In Tito’s eyes such an attitude was openly subversive of the Government’s authority. And subversion was not something he was prepared to tolerate. He was thus confronted with a dilemma. Clearly, it would be difficult to liquidate the Archbishop, as Mihaljovic had been liquidated. On the other hand, there could be no question of allowing him to continue his activities unhindered. In the end he decided to ask the Vatican, through the Papal Nuncio in Belgrade, to replace Stepinac. But here he met with an abrupt refusal. The Holy See, he was told, did not allow temporal authorities any say in Church appointments. He had encountered an organization as uncompromising as that to which he himself owed allegiance.

It had not been Tito’s intention to force, at this stage, a showdown with the Vatican, which still commanded the unswerving loyalty of several million devout Catholics in Croatia and Slovenia. A further period of cold war would have suited him better. But if the Vatican wanted a showdown, he was ready for one. Withhout further delay he gave instructions for the Public Prosecutor to prepare a case against Stepinac as a collaborator with the enemy during the war as an active opponent of the present regime. Material, of a sort, was not lacking.”

And with that wry comment Maclean then goes on to deal with the Stallinesque Show Trial of Archbishop Aloysisus Stepinac. But who was this Tito, persecutor of both Archbishop Aloysius Stepinac and the Catholic Church?

In June of 1937, the Comintern envoy to the Yugoslav Communist Party (the CPY) leadership, Milan Gorki, was summoned to Moscow. Arrested at the Lux Hotel in the apartment of his comrade D Manuilsky, he was accused of sabotaging Popular Front tactics, of being a friend of Nikolai Bukharin (executed on 15 March 1938, this coincide with the Anschluss of Austria) and of committing “deviationist errors” in his pamphlet Novim Putenma. His wife, Betty Glen, was also arrested and she was accused of being an agent of the British Secret Intelligence Service. Needless to say, they were liquidated. The new envoy sent by Moscow to Yugoslavia was one Josip Tito-Broz.

Born on 25 May 1892 (perhaps) in the village of Kumrovic on the Croat-Slovene border, after his primary education Tito had become an engineering apprentice at Sisak. There he later joined the Engineering workers Trade Union and so automatically became a member of the Social Democratic Party of Croatia. After military service, he worked in factories in Slovenia, Austria and Bohemia. He was said by his official biographer, V Didijer, to have “impressed his employers with his skill, and his mates with his strongly developed feelings of working class solidarity.”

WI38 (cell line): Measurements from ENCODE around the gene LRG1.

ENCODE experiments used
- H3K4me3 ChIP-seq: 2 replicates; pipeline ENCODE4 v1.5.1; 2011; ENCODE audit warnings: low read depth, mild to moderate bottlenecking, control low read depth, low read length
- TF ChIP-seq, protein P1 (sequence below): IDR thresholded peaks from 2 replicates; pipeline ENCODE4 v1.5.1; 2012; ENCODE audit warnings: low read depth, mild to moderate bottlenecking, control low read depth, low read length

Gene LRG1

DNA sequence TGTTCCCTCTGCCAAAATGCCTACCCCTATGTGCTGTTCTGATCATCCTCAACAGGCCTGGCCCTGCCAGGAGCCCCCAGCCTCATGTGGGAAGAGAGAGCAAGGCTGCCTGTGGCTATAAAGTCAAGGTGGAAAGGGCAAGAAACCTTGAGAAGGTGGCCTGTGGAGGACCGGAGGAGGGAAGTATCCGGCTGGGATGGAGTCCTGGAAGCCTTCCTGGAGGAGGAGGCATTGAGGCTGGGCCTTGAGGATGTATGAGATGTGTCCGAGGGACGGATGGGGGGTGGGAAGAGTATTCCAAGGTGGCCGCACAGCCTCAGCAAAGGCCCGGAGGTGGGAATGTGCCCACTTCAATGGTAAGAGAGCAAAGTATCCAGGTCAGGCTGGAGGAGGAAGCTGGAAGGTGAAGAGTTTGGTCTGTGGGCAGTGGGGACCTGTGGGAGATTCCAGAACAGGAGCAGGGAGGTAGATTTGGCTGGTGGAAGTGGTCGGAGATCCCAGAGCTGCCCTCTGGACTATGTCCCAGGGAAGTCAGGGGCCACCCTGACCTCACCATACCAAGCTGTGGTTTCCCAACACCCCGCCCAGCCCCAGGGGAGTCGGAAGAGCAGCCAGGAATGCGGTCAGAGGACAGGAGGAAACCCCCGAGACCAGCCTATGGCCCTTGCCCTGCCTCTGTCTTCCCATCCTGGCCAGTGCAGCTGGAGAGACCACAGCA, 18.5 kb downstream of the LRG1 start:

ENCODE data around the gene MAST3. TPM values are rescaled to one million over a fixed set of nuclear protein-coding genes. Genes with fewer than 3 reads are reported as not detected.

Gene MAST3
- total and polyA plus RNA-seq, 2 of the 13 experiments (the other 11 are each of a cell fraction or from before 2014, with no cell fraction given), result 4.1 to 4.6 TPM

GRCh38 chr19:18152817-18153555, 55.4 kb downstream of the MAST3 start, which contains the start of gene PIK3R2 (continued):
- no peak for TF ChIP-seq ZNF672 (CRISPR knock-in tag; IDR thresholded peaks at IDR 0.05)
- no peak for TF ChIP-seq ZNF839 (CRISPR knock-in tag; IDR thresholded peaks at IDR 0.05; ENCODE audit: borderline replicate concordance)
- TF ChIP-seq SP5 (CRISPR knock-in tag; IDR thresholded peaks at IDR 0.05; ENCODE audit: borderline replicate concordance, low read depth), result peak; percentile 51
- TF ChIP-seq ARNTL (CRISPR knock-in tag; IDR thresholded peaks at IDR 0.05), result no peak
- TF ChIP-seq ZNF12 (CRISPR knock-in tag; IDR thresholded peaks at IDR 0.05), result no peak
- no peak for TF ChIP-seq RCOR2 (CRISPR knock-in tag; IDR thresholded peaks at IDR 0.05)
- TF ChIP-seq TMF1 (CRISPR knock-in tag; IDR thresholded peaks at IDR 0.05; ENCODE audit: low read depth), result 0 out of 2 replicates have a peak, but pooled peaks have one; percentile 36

On the outbreak of WWI, he was serving in the Austro-Hungarian Army. He claimed that he had been arrested in 1914 for spreading anti-war propaganda. Nonetheless, he took part in the Austro-Hungarian invasion of Serbia in the Autumn of 1914. Later, he served on the Eastern front, but did not, like so many of his comrades, surrender to the Russians. Wounded, he was taken prisoner and was held for a long time in POW camp. He did not volunteer for the Volunteer Divisions of Yugoslav POWs. After the overthrow of the Czar, Tito escaped to Petrograd and later claimed that he took part in the July demonstrations, was arrested hiding under the Neva bridges and was imprisoned in the Petropavlovsk fortress prison for three weeks before being shipped back to Siberia.

He later claimed that he supported the Bolsheviks when they came to power and fought for three days in the Czech Legion before becoming a member of the Yugoslav Section of the Bolshevik Party. He returned to Yugoslavia in August 1920 with his Russian wife and worked as skilled mechanic. At the same time he worked as an agitator for the Bolsheviks within the Communist Party of Yugoslavia. His progress from then on was entirely predictable. In 1924 he joined the District Committee of the CPY in Croatia. By 1927 he was member of the Party Committee for Zagreb. In June of that year the Zagreb Party Committee ensured that he became the Secretary of the Metal-workers Union for Croatia, which was one of the strongest affiliates of the Industrial Trades Unions of Yugoslavia.

In February of 1928 at the conference of the Zagreb Party Organisation he was the leader of the anti-fraction group. In the Spring of that year, he was sentenced to two weeks in prison for his part in the break-up of the First of May indoor meeting organised by the Socialists and was arrested again in June for organising the riots in Zagreb. When he appeared in court in relation to this charge, he was represented by Dr I Politeo whose other clients in the criminal courts would later include the murderer of Interior Minister Draskovic and Archbishop Aloysius Stepinac!

Didijer says in his preface to With Tito through the War: “In no other country in the world, in no Communist Party outside the Soviet Union, was the devotion (to the Soviet Union and to Stalin personally) so powerful as in Yugoslavia during the War.” And that devotion was to be reflected in the adoption by Tito of Stalinist jurisprudence. Fred Singleton notes in his Twentieth Century Yugoslavia that at the end of WWII “a new revolutionary republic had come into being with a new kind of legality… Archbishop Stepinac had also compromised himself and his Church by his failure to condemn Pavelić and by his refusal to co-operate with the new regime.”[p 106, my emphasis]